Primary tumors were identified in the pre-treatment attenuation-corrected PET scans using the information available from the patients’ diagnostic work-up. Once identified, the primary tumor was segmented on the PET scan using the PET-edge function in MIM (MIM software Inc., Cleveland, OH). The PET-edge function, a gradient-based semi-automatic algorithm, was used to generate the primary tumor segmentations in order to make them less sensitive to inter-observer variations. The majority of the FDG-PET scans were acquired on a Philips GEMINI PET/CT scanner, with voxel size 4x4x4 mm3 and reconstructed using an iterative time-of-flight algorithm (BLOB-OS-TF), with more details provided in supplementary table S1. Commonly used metrics including metabolic tumor volume (MTV), mean standardized uptake value (SUVmean), SUVmax and total lesion glycolysis (TLG) were tabulated from the tumor segmentations directly in MIM.
      Radiomic features were generated using the RadiomiX toolbox (Radiomics, Liege, Belgium). PET scans with accompanying tumor contours were exported in DICOM format and pre-processed using isotropic resampling to 4 × 4 × 4 mm3 and z-score normalization to reduce the dependency on specific scanner type and reconstruction protocol. The image intensity was discretized into 32 separate bins. Radiomic features were calculated based on the pre-processed three-dimensional tumor region of interest (ROI) data, as well as its Laplacian of Gaussian (LoG) and wavelet convolutions using coiflet1 filtering. Features were calculated based on second order statistics, intensity histogram, local intensity, shape, gray-level co-occurrence matrix, gray-level run length matrix, gray-level size zone matrix, gray-level distance zone matrix, neighborhood gray-tone difference matrix, neighborhood gray-level dependence matrix and fractal dimension.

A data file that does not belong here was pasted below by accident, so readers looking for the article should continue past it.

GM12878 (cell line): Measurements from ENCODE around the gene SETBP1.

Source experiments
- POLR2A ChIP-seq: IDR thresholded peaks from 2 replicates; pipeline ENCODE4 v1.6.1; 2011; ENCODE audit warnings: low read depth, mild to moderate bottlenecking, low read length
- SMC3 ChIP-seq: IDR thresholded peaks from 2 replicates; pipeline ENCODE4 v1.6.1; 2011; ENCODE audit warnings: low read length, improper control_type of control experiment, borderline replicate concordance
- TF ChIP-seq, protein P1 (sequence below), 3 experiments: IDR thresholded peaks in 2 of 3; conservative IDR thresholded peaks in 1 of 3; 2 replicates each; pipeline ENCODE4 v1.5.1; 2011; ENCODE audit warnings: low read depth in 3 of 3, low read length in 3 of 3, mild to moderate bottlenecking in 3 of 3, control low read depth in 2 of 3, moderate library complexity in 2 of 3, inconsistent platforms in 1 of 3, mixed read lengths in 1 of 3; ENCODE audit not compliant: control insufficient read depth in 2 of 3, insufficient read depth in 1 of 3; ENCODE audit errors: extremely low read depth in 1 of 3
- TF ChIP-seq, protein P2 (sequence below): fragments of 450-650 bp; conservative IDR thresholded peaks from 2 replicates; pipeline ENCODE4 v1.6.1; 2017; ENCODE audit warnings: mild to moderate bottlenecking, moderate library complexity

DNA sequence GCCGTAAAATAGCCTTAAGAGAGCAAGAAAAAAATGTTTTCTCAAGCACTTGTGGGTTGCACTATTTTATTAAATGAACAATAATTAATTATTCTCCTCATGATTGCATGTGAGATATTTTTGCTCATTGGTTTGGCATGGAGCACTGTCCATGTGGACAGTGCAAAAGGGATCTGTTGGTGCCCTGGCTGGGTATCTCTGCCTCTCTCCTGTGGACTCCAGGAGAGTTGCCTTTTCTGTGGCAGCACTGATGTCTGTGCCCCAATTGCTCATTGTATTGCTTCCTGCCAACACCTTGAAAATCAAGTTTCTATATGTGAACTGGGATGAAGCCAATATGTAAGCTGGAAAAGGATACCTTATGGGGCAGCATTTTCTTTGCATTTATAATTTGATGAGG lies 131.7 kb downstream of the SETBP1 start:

2.3 Statistical analysis

      Radiomic features with zero variance, i.e. no variation in the value of a particular feature between different patients, were excluded from the analysis. Features with a strong correlation (Pearson’s r > 0.75) to MTV, SUVmax, TLG, disease stage, gross tumor volume, HPV p16 status, smoking status or age were excluded from the analysis. Following this, features with strong cross-correlation (Pearson’s r > 0.75) were eliminated, keeping the feature with the smallest average correlation with all other candidate features.